With Evanston aldermen calling for study of how township government in Evanston could be abolished — with at least some of its functions absorbed by the city — what’s your view on the issue?

The township now provides some welfare assistance to indigents who don’t qualify for other government aid, and it provides advice to property owners about how to challenge their tax assessments — advice that also is available from the Cook County Assessor’s office.


Should Evanston Township be abolishedonline surveys

Bill Smith is the editor and publisher of Evanston Now.

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4 Comments

  1. COOK COUNTY ASSESSOR

    You will not receive advice on how to contest your assessment from the source of that assessment.  The County Assessor will not provide you with comparable properties to use in contesting the amount of your assessment.  However, you can try and find them yourselves on the website of the County Assessor. 

    The Evanston Township Assessor has programming designed to locate comparable properties to contest your assessed value to either the Cook County Assessor or the Cook County Board of Review.

    Nicholas B. Pavletic III

    Deputy Assessor of Evanston Township 

  2. Abolish Township

    I feel that something needs to be done in the Assessor's Office.  It is overstaffed and the salaries are too high.  As I mentioned at a meeting, either freeze the salaries, or lay off the Assistant.  We are not in a reassessment year, permits for building are down, and transfers of properties are down.  This indeed is the bulk of the work in the office. Why do we need two full time people.  I would do the work involved by getting the above in PIN numbers in order and Darnell would input and file.

    I survived with a total budget of $86,000, so can they. I feel that there is some insecurity on behalf of one of the employees and in order to cover it up, a Deputy was hired. 

    I would like to see the Assessor answer questions, and not rely on her Deputy for the answers. She was elected to the office, therefore, she should know the work involved.

    Definitely, it would be in order to cut back the staffing which would decrease the budget.

  3. Software in Township Assessor’s Office

    Yes, there is a program in the Assessor's Office with comparables, however, when there are sales in the County/Township, the sales are not reflected accurately on the county website. The assessed value is not reflected properly and taxpayers are paying more than they should on their taxes.  Many times I felt that the software actually was not up to date and worthless.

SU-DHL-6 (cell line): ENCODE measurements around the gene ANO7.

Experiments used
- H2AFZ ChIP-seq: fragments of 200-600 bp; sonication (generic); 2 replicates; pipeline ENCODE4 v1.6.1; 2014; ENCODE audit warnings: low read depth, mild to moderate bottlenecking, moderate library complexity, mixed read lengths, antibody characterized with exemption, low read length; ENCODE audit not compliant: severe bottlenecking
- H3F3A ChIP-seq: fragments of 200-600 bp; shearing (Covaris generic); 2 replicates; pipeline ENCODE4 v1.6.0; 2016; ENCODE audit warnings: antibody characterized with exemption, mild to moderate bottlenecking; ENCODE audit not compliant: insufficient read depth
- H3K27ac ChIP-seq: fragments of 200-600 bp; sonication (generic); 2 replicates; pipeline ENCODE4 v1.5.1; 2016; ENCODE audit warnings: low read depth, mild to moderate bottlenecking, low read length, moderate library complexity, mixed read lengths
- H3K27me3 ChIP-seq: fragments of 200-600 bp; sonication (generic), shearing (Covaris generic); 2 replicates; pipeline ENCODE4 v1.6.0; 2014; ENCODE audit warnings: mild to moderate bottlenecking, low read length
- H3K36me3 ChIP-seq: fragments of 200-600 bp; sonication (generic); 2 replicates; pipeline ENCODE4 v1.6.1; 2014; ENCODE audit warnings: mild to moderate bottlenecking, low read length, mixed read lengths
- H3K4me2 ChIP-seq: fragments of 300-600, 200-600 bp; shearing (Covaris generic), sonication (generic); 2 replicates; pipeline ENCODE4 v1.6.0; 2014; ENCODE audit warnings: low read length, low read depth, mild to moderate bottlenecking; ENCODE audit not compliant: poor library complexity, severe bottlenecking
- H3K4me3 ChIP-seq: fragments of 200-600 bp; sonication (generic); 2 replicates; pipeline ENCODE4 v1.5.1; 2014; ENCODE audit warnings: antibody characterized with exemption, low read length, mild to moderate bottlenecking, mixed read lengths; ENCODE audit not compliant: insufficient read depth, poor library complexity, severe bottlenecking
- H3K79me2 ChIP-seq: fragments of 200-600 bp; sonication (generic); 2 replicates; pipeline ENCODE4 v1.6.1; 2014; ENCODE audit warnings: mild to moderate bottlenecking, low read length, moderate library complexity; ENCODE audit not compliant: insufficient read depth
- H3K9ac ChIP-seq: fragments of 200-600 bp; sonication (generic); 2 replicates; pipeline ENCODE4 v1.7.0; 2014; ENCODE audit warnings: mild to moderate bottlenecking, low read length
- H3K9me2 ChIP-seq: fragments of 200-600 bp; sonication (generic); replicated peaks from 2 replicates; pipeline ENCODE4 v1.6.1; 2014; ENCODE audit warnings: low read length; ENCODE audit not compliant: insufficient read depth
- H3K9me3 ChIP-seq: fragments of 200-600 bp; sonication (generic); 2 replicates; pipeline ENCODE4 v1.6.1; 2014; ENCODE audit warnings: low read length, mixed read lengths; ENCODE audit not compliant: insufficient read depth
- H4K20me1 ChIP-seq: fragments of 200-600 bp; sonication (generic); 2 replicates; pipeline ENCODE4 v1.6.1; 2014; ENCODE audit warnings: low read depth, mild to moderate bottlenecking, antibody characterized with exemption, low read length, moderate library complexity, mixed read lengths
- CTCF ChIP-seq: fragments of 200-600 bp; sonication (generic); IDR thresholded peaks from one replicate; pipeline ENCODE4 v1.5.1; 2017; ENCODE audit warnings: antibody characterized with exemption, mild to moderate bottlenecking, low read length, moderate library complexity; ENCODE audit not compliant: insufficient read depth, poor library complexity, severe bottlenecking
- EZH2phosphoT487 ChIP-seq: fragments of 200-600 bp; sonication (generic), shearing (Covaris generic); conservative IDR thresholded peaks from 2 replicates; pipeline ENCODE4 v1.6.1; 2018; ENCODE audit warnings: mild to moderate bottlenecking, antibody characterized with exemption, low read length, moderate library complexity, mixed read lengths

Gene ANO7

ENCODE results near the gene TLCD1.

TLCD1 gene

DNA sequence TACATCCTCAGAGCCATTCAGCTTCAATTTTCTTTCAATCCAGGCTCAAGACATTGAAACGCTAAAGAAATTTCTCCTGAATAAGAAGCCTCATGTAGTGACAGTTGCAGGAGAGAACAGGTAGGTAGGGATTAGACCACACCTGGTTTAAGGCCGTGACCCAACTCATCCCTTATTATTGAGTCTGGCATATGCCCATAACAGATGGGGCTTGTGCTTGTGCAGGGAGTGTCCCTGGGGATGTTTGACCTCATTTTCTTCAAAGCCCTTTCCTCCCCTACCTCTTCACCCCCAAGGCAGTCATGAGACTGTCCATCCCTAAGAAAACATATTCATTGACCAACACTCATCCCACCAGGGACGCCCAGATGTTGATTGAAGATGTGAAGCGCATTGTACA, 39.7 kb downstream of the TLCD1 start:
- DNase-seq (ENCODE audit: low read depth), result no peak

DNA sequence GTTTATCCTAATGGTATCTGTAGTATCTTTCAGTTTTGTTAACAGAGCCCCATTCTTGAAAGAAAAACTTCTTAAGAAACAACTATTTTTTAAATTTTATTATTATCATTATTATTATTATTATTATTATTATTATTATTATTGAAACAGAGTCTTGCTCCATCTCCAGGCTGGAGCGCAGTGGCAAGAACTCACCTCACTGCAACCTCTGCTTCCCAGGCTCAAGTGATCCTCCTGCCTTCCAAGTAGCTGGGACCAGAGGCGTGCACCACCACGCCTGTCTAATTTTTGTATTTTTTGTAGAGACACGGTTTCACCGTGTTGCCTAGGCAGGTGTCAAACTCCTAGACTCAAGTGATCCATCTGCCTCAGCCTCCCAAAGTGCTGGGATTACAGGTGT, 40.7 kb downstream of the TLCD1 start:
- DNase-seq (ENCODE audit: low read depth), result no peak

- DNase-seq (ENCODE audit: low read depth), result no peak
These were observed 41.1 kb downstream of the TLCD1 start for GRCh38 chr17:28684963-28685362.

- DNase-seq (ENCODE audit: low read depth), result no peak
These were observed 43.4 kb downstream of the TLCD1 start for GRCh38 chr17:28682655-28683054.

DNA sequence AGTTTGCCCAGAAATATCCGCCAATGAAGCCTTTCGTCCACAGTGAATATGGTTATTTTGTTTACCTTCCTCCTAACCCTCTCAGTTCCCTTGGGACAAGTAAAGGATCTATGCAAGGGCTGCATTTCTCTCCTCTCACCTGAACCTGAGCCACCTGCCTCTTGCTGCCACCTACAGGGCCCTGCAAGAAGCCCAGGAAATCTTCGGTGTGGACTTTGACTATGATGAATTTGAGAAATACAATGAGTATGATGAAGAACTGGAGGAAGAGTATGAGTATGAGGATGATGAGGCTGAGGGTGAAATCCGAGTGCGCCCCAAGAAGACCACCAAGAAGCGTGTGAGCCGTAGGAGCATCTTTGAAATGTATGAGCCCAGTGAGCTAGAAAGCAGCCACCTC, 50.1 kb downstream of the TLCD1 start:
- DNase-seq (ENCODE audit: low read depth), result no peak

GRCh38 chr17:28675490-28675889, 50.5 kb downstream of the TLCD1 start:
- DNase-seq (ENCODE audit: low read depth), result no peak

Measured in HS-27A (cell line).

Therefore, how can the Deputy Assessor say that he is helping taxpayers when the comparables on the website are wrong and inflated? This is very misleading.

  4. What does the Township do?

    On the fact of it, most assume that a Township and City with overlapping, identical boundaries is at best redundant and at most wasteful.  However, I'm not sure most people even know where there is a separation between City and Township, apart from historical inertia and bureaucracies' tendency to protect themselves at all costs.

    As a new resident of Evanston and the State of Illinois, I have little familiarity with local and state government.  In conversation with longer term residents, however, it seems I'm not alone.  I'd very much like to understand the role the Township plays in local government and think this would be a wonderful story for Evanston Now to undertak. 

    What does the Township do?  Is its scope limited to property assessment?  Why aren't the city, county or state responsible for those activities?  Why is important to the City or to an individual home owner, business owner or resident that the Township exist?  Can a department within City government do the same work at the same price or less?  What is the Township's budget and staff compared to that of the City? Is the Township, as a legal entity, beneficial to the City in a way a department within City government would not be, i.e., can the Township do things a City cannot do under County or State regulations/laws?

    The Deputy Assessor of Evanston Township provided one, practical reason for the existence of the Township: "You will not receive advice on how to contest your assessment from the source of that assessment.  The County Assessor will not provide you with comparable properties to use in contesting the amount of your assessment."  However, the follow-up answer would be whether this activity alone justifies the expense of a Township.  Can this same work be done in a different way, without a Township?

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